The facts are clear: the United States is experiencing more climate disasters and we need to do more to protect our citizens. With four out of ten Americans living on the coasts, the United States is particularly vulnerable to ocean storms. Making our coastal communities more resilient is critical. It’s also financially astute: it’s much cheaper to invest in resilience than to rebuild. Government-commissioned studies by the National Institute of Building Sciences found that every dollar invested by the federal government in adaptation measures provides $4 to $6 in future benefits. Some experts even estimate that the benefits are closer to $10 for every $1 invested, when one takes into account insurance costs, property loss and other factors.
Investing in resilience aligns with sustainability goals, such as the United Nations' 17 Sustainable Development Goals (SDGs), adopted by world leaders in 2015 and meant to be achieved by 2030. Two examples are SDG 9 (industry, innovation and infrastructure) and SDG 11 (sustainable cities and communities). Both prioritize making cities and their infrastructure more resilient and sustainable.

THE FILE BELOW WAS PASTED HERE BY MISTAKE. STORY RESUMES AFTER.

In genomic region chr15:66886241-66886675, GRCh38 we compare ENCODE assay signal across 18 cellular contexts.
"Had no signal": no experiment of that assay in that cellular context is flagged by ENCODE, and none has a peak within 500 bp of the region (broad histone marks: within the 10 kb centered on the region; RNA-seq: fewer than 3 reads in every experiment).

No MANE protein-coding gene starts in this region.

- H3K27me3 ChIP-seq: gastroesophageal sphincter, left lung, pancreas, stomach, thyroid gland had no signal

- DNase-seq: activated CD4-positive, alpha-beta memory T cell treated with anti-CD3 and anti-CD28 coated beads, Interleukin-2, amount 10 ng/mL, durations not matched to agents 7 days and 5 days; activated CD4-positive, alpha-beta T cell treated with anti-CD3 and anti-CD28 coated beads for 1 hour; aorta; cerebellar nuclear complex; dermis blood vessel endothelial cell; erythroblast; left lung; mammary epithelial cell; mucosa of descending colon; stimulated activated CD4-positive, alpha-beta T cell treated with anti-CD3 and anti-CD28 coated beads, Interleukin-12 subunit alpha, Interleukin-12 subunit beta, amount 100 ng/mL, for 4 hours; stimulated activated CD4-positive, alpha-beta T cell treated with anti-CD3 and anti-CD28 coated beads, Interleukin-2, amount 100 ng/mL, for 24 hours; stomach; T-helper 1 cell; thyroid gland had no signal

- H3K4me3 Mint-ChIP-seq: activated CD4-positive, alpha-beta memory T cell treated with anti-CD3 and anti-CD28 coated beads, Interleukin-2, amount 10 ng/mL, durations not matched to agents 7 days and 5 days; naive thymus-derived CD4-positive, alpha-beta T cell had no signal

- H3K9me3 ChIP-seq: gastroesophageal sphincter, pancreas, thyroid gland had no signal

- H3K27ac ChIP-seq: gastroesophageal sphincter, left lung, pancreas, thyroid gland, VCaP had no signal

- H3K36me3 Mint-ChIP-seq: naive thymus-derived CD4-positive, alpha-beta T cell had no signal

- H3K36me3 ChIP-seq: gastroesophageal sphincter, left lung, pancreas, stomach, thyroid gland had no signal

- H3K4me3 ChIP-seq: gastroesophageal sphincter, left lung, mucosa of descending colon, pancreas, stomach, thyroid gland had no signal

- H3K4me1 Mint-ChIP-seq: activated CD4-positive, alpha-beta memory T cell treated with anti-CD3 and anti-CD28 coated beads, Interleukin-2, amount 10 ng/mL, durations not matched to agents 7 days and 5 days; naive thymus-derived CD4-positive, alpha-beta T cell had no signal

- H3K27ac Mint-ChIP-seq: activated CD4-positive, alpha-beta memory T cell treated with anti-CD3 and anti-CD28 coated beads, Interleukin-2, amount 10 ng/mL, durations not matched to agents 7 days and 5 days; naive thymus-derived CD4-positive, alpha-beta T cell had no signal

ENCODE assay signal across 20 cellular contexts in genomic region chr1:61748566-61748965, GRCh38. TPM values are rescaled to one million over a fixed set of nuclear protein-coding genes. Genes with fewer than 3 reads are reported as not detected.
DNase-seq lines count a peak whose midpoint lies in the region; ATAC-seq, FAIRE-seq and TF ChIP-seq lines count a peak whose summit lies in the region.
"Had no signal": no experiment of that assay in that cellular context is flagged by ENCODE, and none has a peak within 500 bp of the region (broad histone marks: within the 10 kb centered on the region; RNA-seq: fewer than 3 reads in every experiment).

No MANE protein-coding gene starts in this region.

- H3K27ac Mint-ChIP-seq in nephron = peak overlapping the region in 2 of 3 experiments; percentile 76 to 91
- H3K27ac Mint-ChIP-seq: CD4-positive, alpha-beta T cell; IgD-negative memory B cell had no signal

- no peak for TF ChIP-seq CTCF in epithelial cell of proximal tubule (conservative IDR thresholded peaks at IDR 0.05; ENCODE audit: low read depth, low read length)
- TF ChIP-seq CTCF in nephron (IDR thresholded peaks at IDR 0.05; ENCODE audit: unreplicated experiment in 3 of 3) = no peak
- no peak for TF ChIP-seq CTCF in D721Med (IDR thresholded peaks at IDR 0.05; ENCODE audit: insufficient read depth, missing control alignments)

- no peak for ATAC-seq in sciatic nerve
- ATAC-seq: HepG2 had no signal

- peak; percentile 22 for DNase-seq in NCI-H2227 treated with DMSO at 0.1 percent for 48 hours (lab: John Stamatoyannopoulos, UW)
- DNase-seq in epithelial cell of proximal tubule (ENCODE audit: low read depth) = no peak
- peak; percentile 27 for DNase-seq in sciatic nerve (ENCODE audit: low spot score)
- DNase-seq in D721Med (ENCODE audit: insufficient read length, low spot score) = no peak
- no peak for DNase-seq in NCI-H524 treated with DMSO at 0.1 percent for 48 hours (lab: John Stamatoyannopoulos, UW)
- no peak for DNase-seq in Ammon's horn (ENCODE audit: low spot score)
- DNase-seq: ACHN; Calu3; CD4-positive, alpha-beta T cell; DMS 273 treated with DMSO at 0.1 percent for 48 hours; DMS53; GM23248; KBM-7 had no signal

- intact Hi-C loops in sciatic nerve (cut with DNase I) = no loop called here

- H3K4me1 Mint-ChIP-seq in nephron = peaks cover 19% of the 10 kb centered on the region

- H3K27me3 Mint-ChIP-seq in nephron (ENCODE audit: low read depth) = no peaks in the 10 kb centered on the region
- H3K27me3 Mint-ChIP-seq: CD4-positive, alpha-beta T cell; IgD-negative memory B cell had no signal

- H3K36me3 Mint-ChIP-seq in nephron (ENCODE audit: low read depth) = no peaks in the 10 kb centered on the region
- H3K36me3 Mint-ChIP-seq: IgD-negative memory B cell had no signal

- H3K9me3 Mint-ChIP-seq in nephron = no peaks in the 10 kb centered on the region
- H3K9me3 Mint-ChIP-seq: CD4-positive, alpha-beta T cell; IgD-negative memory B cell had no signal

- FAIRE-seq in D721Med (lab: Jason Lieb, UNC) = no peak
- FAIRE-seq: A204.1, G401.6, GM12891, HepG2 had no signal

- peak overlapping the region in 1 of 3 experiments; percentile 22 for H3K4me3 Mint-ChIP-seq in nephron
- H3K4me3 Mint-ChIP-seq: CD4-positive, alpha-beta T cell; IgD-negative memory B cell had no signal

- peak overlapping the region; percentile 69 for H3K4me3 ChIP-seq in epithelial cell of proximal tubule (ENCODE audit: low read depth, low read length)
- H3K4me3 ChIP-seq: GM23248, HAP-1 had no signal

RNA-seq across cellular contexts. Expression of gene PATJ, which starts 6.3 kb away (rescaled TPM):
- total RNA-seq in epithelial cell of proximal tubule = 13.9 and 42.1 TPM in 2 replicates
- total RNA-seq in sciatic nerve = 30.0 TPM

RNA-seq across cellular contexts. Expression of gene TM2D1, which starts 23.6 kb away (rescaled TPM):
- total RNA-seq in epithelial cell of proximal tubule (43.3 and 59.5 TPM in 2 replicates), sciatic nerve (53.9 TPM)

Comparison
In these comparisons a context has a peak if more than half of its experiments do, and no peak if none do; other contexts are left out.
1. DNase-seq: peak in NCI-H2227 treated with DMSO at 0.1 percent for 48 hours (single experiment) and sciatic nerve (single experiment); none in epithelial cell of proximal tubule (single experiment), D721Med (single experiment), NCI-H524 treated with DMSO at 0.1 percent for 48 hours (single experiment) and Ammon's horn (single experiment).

Resilience is a core element of our work at the Environmental and Energy Study Institute (EESI). Through a multi-year Congressional briefing series, Building Resilient and Secure Infrastructure, we are focusing attention on federal investment in adaptation and resilience measures to make extreme weather events less devastating. We’re also pushing for smarter and stronger rebuilding, so that communities are better prepared for the next disaster. U.S. coastal communities have learned several lessons and best practices from past hurricanes, and we are sharing those lessons far and wide. Indeed, planning and coordination among local, state and federal agencies has been shown to be an absolute ‘must’.
The need for better land use and green infrastructure